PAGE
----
Banjo Safari: Back to the Roots

| March 12, 2012 | 0 Comments

Feeling adventurous? I know a few banjo players who feel like the king of the bluegrass jungle, so how about a trip back to the land where the banjo began (yes, I know the fifth string was added in America). In what would have to be the most amazing banjo camp ever (apologies to Dr. Banjo), Idube Photo Safaris has, in conjunction with Ross Nickerson, planned what could be a once-in-a-lifetime experience to combine a banjo workshop with an African safari.

Attendees will travel to South Africa and spend mornings and early evenings on safari, seeing all of the animals in their natural habitat that most of us have only seen in zoos — not just elephants, lions, rhinos, and zebras, but seventeen different species of antelopes, 365 different species of birds, and much more, guided by a local game warden.

Host Kevin Dooley, operator of Idube (the zulu word for zebra), has been leading African safaris for the past sixteen years. In addition to being a professional photographer, Dooley just happens to be a banjo player. Sandwiched between the morning and evening excursions into the South African savanna, participants will enjoy daily small group and individual instruction by master banjo player and instructor Ross Nickerson. Although Nickerson has traveled all over the world performing and teaching, this banjo safari will be a first for him.

Experiencing the wild won’t require sacrificing comfort, with accomodations in a beautiful safari lodge, and exceptional African cuisine. Sound expensive? Well, perhaps a little more than your average bluegrass festival, but according to Dooley the limited capacity is 80% filled. This adventure will take place from November 1-9, 2012.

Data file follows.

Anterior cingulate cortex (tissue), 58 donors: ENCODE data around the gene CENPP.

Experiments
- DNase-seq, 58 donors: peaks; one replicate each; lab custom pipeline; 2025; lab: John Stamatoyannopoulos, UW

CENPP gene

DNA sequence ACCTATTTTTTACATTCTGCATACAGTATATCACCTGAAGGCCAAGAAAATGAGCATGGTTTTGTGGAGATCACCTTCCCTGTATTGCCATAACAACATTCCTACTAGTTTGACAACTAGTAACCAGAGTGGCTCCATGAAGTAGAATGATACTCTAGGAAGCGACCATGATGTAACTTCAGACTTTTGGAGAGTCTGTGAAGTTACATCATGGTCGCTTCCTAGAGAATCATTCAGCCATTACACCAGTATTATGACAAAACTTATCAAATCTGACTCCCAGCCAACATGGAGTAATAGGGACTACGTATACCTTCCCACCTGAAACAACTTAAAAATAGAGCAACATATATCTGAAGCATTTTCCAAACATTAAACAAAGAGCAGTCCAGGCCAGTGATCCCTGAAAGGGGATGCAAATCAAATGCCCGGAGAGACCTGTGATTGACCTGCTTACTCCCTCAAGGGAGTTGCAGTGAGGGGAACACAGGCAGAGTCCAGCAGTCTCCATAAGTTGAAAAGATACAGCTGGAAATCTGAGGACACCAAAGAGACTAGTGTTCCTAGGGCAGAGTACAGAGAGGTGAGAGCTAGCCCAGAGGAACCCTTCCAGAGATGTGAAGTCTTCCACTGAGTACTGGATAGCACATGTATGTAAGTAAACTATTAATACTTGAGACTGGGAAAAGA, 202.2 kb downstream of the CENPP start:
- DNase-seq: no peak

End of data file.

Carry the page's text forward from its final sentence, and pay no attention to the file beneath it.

It may be that music hath charms to soothe the savage beast, but I think if I came face to face with a lion in the wild I’d rather have something other than my banjo in my hands.

James Gabehart

Jim has been playing the banjo, and other string instruments for nearly 40 years. Since joining the musicians union and becoming a performing musician at the age of 15, he won five West Virginia State Banjo Championships, as well as dozens of other competitions, and has taught hundreds of students.

Jim was elected as Prosecuting Attorney for Lincoln County, WV in November 2012, and is an active touring performer with his wife and musical partner, Valerie.

Learn more about their music at www.JimandValerieGabehart.com.

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Category: Bluegrass instructional resources